Bonnaroo Music and Arts Festival is just two weeks away. With a lineup topped by Elton John and Kanye West, the festival moves into its 13th year with aplomb.
American Songwriter caught up with festival acts Wiz Khalifa, comedian TJ Miller, and Doors guitarist Robby Krieger during a Bonnaroo teleconference to discuss the festival and more.
Krieger spoke about his upcoming plans with The Doors, and his take on modern music.
But first he discussed his plan for his appearance at Saturday’s Skrillex-led SuperJam, which will also feature Big Gigantic, Damian Marley, Zedd, Mickey Hart, Janelle Monae, Warpaint, Thundercat and Chance The Rapper.
Krieger assured us that no one will have trouble hearing his signature guitar during the performance.
“I’m bringing an extra amplifier,” he said. “I’ve been in too many loud situations. You just have to be either as loud or louder than the other guy. That’s the rule.”
He also said that he and Skrillex haven’t discussed the SuperJam at all.
“I’m trying to get a hold of him but, you know, he’s a busy guy,” Krieger said.
He also confessed that he isn’t familiar with most of his SuperJam collaborators, and isn’t very fond of modern music.
“You know, I probably should keep up more than I do, but to tell you the truth, I just don’t get most of the music today,” he said. “You know, the last guy who really knocked me out was like Bob Marley. I’m waiting for something, like some guy to come along who really will change everything.
“And I mean, I like John Mayer and I like The Killers and, you know, a lot of bands are good. But there’s nobody that’s really changing anything.”
Krieger said he’s in the process of building an all-analog gear studio, and voiced his displeasure with digital music.
“The whole digital thing, it seems like it makes too many of the songs sound the same,” he said.
There was also some good news for Doors fans. Krieger confirmed that he and John Densmore are in talks to pay tribute to deceased former bandmates Ray Manzarek and Jim Morrison on stage, but said that it will take time.
“It’s just very difficult to get the kind of people that we want all together at the same time,” he said. “But we’re working on it, and it should happen. You know, we don’t want it to be half-assed.”
TJ Miller opened up his portion of the interview by introducing himself to everyone.
“Don’t be afraid to ask all of the thoughts that come through your minds. I was Ranger Jones in Yogi Bear 3-D — And yes, that was my best role,” he joked.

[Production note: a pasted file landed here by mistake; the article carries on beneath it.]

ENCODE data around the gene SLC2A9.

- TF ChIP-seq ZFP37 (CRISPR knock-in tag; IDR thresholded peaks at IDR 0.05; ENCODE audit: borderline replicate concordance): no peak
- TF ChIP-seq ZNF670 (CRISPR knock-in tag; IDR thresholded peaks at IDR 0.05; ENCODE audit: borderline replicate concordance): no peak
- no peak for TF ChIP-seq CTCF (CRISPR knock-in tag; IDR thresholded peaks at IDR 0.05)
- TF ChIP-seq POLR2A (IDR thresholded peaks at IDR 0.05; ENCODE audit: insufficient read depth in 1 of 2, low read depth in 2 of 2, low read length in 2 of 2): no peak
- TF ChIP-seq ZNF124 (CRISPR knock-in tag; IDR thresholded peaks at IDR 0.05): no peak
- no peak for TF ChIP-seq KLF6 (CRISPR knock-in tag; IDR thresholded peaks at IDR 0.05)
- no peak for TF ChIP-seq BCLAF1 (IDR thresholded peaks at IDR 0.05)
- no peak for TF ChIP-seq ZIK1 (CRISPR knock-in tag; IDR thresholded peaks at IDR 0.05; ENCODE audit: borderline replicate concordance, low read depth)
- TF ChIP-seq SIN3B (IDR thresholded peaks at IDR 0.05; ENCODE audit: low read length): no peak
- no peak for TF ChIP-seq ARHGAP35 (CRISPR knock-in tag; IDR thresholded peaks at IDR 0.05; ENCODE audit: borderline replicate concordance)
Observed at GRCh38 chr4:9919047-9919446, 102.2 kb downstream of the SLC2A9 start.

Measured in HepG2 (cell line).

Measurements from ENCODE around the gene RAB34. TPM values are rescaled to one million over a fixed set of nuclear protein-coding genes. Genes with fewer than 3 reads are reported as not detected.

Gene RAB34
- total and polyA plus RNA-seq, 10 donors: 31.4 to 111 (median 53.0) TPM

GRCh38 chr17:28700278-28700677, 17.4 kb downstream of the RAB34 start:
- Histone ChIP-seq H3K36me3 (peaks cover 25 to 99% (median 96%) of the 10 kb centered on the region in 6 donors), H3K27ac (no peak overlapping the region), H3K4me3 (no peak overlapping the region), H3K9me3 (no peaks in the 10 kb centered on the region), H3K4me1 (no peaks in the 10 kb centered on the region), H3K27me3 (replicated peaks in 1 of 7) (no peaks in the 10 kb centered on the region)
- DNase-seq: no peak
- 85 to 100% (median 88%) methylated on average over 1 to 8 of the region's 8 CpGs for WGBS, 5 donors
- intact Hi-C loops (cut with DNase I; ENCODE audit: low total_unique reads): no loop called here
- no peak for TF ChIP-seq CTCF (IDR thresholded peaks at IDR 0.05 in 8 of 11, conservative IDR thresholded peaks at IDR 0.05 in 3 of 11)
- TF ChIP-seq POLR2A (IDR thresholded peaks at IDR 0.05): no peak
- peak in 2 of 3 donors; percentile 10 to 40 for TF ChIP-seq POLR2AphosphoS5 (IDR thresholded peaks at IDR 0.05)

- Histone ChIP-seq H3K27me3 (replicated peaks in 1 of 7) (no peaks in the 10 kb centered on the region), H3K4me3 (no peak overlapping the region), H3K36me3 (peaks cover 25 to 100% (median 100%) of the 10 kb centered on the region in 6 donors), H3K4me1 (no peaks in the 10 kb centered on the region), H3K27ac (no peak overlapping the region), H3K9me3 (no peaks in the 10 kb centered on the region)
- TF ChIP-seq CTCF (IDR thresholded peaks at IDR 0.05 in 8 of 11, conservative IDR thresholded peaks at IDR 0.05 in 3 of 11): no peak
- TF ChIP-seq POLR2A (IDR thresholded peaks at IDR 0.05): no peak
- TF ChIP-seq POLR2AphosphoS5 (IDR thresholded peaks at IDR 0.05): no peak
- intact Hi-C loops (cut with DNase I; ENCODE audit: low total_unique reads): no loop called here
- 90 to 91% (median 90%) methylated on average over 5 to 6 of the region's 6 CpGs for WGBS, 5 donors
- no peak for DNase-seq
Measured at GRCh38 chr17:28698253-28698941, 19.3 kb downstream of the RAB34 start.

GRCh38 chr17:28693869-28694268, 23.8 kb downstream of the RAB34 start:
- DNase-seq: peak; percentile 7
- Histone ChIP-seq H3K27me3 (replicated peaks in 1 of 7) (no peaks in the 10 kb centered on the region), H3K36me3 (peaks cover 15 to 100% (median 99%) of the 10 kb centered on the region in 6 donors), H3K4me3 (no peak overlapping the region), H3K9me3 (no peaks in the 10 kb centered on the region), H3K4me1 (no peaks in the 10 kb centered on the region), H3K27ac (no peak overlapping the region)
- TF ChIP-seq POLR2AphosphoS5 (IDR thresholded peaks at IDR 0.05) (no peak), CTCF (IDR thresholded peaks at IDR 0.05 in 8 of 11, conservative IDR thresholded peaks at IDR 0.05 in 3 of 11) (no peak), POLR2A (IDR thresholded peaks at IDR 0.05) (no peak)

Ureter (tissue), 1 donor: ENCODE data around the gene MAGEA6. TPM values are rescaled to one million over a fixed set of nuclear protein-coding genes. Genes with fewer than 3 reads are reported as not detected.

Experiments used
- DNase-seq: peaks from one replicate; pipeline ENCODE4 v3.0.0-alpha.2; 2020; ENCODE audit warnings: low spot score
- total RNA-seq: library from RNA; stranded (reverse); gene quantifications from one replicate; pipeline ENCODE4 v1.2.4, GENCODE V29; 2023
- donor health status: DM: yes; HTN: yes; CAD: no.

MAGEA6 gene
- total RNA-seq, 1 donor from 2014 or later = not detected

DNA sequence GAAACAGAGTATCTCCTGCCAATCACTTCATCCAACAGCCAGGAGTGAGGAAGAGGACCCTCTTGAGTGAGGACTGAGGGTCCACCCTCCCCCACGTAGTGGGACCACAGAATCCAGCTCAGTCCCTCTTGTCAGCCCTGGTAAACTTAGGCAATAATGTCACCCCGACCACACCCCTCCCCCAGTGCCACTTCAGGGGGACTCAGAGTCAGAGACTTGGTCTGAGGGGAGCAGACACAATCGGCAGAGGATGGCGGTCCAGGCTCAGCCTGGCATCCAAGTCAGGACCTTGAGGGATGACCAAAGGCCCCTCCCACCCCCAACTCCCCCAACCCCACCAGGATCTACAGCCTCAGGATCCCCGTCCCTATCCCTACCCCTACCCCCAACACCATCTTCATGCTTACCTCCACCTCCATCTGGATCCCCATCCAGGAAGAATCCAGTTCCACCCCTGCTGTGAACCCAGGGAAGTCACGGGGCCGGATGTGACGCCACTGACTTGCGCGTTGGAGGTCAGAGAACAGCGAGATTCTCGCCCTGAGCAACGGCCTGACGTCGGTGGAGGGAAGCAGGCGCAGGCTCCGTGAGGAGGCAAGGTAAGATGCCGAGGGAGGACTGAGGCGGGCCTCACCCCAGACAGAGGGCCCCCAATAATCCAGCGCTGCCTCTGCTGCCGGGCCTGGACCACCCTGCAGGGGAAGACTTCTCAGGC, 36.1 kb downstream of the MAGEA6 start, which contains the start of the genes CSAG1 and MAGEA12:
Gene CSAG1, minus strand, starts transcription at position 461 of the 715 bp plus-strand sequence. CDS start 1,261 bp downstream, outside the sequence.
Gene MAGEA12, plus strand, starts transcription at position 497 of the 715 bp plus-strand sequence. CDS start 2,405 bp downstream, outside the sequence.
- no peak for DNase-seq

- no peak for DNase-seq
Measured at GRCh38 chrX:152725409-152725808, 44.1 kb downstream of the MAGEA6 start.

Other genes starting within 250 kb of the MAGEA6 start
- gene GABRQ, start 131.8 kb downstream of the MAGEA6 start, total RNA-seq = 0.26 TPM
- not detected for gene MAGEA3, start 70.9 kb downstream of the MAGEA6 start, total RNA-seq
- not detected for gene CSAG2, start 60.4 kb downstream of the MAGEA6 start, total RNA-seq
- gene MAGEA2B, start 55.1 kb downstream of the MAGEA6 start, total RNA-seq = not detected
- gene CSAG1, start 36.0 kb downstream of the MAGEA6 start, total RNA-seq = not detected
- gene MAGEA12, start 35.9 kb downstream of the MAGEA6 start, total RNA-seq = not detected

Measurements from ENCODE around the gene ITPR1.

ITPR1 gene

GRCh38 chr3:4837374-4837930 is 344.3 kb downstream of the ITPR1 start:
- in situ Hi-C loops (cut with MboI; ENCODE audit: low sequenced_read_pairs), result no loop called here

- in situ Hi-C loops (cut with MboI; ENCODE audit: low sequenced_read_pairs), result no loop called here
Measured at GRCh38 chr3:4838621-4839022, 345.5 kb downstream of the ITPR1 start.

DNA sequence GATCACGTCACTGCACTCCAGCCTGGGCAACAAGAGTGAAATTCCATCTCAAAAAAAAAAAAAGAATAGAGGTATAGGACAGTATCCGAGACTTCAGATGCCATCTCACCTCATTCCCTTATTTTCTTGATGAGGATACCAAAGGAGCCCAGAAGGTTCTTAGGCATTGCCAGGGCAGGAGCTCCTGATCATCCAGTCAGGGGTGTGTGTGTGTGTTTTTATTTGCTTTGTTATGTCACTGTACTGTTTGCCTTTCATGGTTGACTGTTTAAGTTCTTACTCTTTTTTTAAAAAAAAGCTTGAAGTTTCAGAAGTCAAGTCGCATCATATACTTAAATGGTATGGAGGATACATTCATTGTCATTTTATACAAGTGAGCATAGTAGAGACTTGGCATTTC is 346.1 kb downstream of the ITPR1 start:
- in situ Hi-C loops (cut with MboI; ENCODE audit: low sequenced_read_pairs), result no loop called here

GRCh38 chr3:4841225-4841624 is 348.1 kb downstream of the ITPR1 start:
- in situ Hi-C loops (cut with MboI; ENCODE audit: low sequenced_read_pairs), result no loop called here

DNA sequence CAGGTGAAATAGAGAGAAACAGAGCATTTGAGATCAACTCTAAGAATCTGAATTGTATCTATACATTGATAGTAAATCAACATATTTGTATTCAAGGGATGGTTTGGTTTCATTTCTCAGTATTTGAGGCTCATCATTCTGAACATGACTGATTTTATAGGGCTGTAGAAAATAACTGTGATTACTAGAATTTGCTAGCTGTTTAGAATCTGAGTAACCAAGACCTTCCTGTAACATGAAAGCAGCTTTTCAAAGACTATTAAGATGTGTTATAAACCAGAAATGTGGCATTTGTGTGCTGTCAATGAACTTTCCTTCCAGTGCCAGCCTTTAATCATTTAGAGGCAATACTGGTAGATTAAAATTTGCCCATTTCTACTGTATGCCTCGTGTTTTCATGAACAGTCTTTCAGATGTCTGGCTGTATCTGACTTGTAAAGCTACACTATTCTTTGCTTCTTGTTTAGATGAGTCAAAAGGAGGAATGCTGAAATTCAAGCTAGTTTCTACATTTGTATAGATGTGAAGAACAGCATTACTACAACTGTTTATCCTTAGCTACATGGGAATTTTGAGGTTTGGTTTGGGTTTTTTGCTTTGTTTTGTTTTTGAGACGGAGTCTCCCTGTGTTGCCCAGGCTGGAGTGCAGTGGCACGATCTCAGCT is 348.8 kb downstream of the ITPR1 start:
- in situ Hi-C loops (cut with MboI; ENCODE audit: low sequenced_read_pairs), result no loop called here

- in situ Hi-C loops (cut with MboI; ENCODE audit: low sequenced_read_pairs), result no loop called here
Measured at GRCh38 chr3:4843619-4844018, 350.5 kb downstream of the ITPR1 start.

The actor/comedian is best known for his role on HBO comedy series Silicon Valley, portraying Erlich Bachman.
Miller promised a largely improvised set, and spoke candidly about his brief career in music.
“The music album was me making fun of the medium of music and we’re all making fun of the fact that I made one and then remixing that and making fun of the fact that, you know, those thing collapse upon themselves,” he said. “That’s part of the hierarchy and structure of absurdism.”
He also compared his improvisational approach to an Allman Brothers Band show he saw as a teenager.
“I’m like this — there’s no other time that you will see this show,” he said.
Wiz Khalifa was last on the line and promised the Bonnaroo crowd would hear an “appropriate” amount of new material.
He said he’s in the studio putting the final touches on his forthcoming album Blacc Hollywood.
He talked about playing his set Sunday right before Elton John.
“That’s pretty legendary,” Khalifa said. “It would be tight if he could see my set, or like a piece of it.”
He also gave his thoughts on incorporating live musicians into hip hop, and why he continues to do so.
“The fact that there are other musicians on stage, that gives it a whole other element,” he said. “My band is excellent at what the day. And they know how to really vibe off of not only me, but the original song and how to just, you know, make it their own. I think that’s really important with any band.
“So just having that and being able to improvise and do things where basically we can’t go wrong, man. It’s just music at the end of the day.”
Khalifa remained cryptic about any surprise guests, but said he’s looking forward to playing to some unfamiliar faces in the crowds.
“I just like the freedom that you have when you do the festivals, because a lot of the people — they might have one or two favorite songs, but to really get them to enjoy a whole set of brand new material and know that, you know, you’re winning them over, is kind of cool.”